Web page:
Everyone has a team they love and support. What I learned on how not to tick off the home team when visiting their turf.
I am a diehard University of Southern California Trojan football fan. Have been since I was 12 years old. My parents started it. That was the college where they went to school, met, and fell in love. They had USC football season tickets for over 50 years. I’ve gone to my share of remarkable USC Trojan football games through the years. I go to watch. To cheer. To make some noise. Whether it’s in person or on television, I yell. I scream. I jump up and down. I am a supportive, diehard USC Trojan football fan. Last weekend I did something I had never done before: I went to a USC football game on the road. Where? Rice-Eccles Stadium, Salt Lake City, Utah. The opponent? The University of Utah. Both ranked teams. Both teams needed the win to stay on top of their division. A football fan’s dream. We got our tickets from a Utah football fan that sat behind us on the plane to Utah. The tickets were in the Utah end zone: the mighty, rambunctious, crazy Utah football fan north end zone. I was told their football fans were as passionate; as loud; as intense as I was. And I was also told the Ute football fans could be rude, profane, and intolerant of visiting football fans. If I was going to enjoy the game my way – and not get ridiculed along the way — I had some pre-planning to do so as to not be “one of those” obnoxious visitor types.
5 Steps to Being A Gracious Visiting Football Fan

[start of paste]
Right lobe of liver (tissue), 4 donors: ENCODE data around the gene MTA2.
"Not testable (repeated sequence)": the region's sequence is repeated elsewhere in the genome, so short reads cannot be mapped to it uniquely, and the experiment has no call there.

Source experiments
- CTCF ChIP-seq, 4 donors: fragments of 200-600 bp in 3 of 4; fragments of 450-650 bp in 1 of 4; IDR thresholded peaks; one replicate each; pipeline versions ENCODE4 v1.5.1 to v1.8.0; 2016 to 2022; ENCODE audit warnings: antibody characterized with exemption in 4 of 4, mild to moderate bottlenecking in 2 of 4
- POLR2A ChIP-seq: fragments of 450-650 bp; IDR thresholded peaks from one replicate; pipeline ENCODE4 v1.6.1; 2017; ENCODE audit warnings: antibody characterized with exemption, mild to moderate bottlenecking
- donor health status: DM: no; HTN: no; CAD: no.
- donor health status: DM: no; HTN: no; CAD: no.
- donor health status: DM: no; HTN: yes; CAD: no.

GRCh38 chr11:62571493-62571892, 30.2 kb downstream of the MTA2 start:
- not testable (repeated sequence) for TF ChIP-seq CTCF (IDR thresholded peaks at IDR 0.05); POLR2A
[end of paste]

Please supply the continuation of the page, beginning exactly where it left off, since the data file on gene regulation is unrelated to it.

1) Smile. I smiled at every Utah football fan I passed in the stadium. And there were a lot of Utah football fans. This game had the highest attendance EVER for their team in that stadium. When you are a visitor, don’t walk around with a scowl on your face, ready to pounce. Wearing a smile is a much better way to approach the enemy. 2) Introduce yourself. As soon as I got to our seats, I shook hands and introduced myself to everyone around me. I told them I was a vocal fan and that I was looking forward to a good game. They replied the same. They were anxious to share when they were the visitors at our home stadium, the Coliseum. We found common ground. 3) Stay seated when they have the ball. Everyone was on their feet for most of the game so it was tricky at times to see the plays. I made sure to give them their space to cheer as they pleased when their team was on the move. It paid off when it was my turn to yell and scream for our good plays. Courtesy goes both ways. 4) Don’t disagree with your neighbor’s opinion. There were plenty of official calls to disagree on and we each saw them our own way. Why argue over something no one was going to change their mind with. 5) Shake hands when it’s over. Someone has to lose. After it was all said and done, we all congratulated each other for an exciting game. And man was it a great game. Unfortunately, USC lost in the final seconds. The Utah football fans went nuts. While I left the stadium sad and dejected, at least I left respected (and in one piece) by the crowd around me. I had become a gracious visiting football fan. Who do you root for? Have you ever attended one of their away games? How were you treated?